Pavilion De L’Esprit Nouveau, Le Corbusier – Paris, 1925
“…Described as a “machine for living in” and compared to similar descriptions of automobiles as “machines for transportation” and airplanes as “machines for flying,” Le Corbusier’s Pavillon de l’esprit nouveau suggested that the basis of a design for modern living was to be found in the efficiency and economy of the office rather than in the luxury and individuality of the traditional home or apartment, and relied more upon the skills of the engineer than those of the artist.”
Pavilion of the New Spirit
And indeed there is a new influence here, purism starts to take over with this cubic geometric structure. As World War I ended three artistss formed an art movement that incoorporated the new and the classical. It combined traditional detailing yet also included clean geometrical features, whilst accomodating new technologies, new materials, and the machine aesthetic.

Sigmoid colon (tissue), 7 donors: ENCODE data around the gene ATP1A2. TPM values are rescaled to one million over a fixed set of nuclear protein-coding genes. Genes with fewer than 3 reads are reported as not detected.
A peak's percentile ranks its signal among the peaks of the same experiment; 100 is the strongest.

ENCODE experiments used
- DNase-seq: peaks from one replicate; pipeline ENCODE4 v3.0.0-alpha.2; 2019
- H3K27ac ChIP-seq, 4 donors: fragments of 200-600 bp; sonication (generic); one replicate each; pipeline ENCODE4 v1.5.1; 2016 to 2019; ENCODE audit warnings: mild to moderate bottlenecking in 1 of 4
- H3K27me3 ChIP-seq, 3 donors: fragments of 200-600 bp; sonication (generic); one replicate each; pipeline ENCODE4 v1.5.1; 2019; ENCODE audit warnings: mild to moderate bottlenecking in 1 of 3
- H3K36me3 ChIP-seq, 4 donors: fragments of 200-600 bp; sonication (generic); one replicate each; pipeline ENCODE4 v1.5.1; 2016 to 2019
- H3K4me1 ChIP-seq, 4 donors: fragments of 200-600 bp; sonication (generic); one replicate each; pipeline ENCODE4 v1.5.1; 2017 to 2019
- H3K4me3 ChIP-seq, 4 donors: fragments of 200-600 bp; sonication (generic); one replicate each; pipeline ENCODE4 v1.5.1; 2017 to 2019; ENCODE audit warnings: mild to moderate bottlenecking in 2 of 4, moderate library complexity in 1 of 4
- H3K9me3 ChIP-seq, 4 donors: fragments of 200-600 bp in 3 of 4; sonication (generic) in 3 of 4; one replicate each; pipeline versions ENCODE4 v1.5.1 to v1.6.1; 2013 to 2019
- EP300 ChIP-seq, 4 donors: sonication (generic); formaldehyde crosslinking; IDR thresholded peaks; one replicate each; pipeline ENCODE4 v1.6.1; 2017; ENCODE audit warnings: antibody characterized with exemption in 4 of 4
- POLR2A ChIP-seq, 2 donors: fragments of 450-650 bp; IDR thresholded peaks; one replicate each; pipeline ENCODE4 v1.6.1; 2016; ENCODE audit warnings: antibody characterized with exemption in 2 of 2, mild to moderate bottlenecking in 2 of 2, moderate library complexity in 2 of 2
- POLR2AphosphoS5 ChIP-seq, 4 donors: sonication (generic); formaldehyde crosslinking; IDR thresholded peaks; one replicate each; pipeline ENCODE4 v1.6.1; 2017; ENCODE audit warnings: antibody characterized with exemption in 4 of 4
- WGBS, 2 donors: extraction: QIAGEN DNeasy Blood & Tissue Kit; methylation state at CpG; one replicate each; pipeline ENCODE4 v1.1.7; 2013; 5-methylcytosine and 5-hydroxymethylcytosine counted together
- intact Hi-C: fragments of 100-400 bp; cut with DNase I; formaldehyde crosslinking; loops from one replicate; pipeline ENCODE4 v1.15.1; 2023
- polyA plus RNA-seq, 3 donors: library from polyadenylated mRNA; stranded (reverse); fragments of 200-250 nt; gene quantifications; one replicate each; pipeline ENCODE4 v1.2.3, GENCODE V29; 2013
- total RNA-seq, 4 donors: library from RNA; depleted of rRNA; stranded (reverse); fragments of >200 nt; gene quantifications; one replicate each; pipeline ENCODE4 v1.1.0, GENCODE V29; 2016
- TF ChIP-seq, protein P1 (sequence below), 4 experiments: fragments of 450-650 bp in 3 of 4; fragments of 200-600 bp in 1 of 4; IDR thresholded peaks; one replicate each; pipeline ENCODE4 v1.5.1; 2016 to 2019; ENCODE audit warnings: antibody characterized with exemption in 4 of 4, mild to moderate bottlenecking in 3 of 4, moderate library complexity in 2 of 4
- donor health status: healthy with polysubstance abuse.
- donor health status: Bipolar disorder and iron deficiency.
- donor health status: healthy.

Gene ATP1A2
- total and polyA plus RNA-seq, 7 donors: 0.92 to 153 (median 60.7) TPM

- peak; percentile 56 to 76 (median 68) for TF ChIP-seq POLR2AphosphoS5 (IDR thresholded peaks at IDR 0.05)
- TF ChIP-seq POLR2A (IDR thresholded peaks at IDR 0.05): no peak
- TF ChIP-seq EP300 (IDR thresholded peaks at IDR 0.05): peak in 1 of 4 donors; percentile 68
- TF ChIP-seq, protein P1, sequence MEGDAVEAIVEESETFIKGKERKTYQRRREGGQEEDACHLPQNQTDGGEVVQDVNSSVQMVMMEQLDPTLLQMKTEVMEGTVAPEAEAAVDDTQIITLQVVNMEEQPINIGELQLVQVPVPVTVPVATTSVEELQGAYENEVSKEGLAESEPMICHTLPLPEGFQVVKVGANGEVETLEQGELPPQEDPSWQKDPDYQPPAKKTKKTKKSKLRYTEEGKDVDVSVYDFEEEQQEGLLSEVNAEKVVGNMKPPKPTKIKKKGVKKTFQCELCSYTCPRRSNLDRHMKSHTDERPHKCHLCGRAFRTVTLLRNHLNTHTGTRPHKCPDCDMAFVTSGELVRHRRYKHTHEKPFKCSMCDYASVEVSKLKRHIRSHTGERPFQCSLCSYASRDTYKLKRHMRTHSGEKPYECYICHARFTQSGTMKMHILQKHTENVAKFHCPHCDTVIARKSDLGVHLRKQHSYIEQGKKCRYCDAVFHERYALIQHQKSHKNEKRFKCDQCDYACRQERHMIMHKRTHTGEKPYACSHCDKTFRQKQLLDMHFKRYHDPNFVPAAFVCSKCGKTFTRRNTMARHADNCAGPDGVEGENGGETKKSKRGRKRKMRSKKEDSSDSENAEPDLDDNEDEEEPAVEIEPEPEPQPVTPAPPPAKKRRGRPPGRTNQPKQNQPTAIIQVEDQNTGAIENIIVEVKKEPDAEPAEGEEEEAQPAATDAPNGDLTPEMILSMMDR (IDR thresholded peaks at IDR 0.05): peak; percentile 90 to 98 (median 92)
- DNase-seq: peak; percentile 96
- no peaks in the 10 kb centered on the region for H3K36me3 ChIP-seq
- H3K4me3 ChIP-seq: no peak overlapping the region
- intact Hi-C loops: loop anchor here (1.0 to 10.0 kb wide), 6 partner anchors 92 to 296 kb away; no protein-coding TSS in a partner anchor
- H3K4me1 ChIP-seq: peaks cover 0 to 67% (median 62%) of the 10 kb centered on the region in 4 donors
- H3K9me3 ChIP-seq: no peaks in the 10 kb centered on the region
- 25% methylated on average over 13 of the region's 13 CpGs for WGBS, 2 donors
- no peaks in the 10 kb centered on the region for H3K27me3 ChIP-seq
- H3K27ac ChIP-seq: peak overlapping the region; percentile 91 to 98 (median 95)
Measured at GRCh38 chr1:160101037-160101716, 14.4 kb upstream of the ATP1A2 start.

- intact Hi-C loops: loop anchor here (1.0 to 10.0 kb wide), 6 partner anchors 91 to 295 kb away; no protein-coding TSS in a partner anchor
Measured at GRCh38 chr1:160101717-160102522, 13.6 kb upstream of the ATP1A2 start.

What I particularly found humorous was the story or background infomation leading up to the design of Pavilion de L’Esprit Nouveau. It is rarely discussed therefore very interesting to understand his thought process?! Le Corbusier’s design demonstrates his frusration which is why I believe this design is very bold. It whispers a sense of confrontation and I feel acts as a statement.
Geometry runs right throughout the pavilion. In the photograph above we see concrete stone which acts as a veranda looking onto the living room. the living room is some what atrium like. The double height space really exagerates the spatial potential. Everything is geometrical and angular, down to the furniture. With is arm chairs strongly resembling cubic forms, the furniture is placed so formally. “..uncomprimising vission of modernism: less playful, more severe, more demanding in its adherence to the dominating presence of pure form”.
It has a aura to it which seems quite still but a cold atmosphere fills it. Maybe it is this large void, this empty box-like space?! There seems to be an industrial quality to the house, with its horizontal and vertical grid-like space, not forgetting being predominantly made out of steel and concrete, yet simultaneously something which strikes me as elegant and tranquil. It is quite an open and cold place but at the same time, concealed within itself, maybe this was the juxtaposition he also was trying to illustrate.. it does brings out the curiosity in me…!!